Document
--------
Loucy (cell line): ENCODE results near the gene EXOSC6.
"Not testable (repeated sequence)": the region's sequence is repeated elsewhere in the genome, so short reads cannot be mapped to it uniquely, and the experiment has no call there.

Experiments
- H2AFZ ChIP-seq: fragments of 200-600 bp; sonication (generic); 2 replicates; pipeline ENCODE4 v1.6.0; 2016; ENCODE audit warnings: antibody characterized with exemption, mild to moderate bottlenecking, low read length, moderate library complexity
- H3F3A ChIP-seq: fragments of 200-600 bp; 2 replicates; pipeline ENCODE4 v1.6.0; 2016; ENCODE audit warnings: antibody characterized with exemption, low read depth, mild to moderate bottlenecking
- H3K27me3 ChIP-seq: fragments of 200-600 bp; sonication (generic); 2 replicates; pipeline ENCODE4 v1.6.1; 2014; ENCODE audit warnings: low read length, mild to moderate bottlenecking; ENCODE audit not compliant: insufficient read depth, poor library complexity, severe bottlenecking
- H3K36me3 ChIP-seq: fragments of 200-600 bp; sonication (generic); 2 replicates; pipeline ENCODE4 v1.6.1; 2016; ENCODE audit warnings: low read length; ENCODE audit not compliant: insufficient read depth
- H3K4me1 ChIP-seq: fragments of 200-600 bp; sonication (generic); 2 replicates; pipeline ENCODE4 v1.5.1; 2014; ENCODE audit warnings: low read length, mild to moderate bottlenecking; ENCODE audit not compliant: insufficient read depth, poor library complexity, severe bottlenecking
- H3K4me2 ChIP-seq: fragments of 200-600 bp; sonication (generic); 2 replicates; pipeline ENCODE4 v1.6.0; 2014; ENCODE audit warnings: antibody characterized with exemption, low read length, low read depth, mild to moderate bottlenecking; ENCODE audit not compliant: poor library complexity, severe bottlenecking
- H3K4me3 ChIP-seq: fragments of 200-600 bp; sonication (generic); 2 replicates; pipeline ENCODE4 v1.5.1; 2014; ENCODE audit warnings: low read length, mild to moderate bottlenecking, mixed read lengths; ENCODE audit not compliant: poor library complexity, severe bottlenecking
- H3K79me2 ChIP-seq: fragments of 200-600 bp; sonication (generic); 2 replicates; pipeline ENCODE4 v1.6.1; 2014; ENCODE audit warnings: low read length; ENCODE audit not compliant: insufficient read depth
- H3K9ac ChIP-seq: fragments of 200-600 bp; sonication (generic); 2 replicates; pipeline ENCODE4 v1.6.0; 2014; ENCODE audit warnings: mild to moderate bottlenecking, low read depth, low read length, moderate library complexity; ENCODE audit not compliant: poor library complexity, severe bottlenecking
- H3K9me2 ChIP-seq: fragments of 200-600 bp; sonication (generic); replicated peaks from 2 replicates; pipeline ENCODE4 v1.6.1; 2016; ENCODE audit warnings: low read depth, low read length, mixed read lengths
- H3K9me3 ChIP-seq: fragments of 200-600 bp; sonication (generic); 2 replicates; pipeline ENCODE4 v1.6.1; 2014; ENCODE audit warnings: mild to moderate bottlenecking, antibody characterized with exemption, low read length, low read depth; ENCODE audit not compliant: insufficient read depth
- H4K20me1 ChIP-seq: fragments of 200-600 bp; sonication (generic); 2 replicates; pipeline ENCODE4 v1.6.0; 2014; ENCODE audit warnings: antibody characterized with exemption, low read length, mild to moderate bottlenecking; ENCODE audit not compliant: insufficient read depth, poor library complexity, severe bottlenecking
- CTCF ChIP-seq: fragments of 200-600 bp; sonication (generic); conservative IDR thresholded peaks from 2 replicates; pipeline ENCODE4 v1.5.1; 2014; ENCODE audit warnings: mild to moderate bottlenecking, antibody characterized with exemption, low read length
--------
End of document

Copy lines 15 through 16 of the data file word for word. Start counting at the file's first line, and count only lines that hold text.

- H4K20me1 ChIP-seq: fragments of 200-600 bp; sonication (generic); 2 replicates; pipeline ENCODE4 v1.6.0; 2014; ENCODE audit warnings: antibody characterized with exemption, low read length, mild to moderate bottlenecking; ENCODE audit not compliant: insufficient read depth, poor library complexity, severe bottlenecking
- CTCF ChIP-seq: fragments of 200-600 bp; sonication (generic); conservative IDR thresholded peaks from 2 replicates; pipeline ENCODE4 v1.5.1; 2014; ENCODE audit warnings: mild to moderate bottlenecking, antibody characterized with exemption, low read length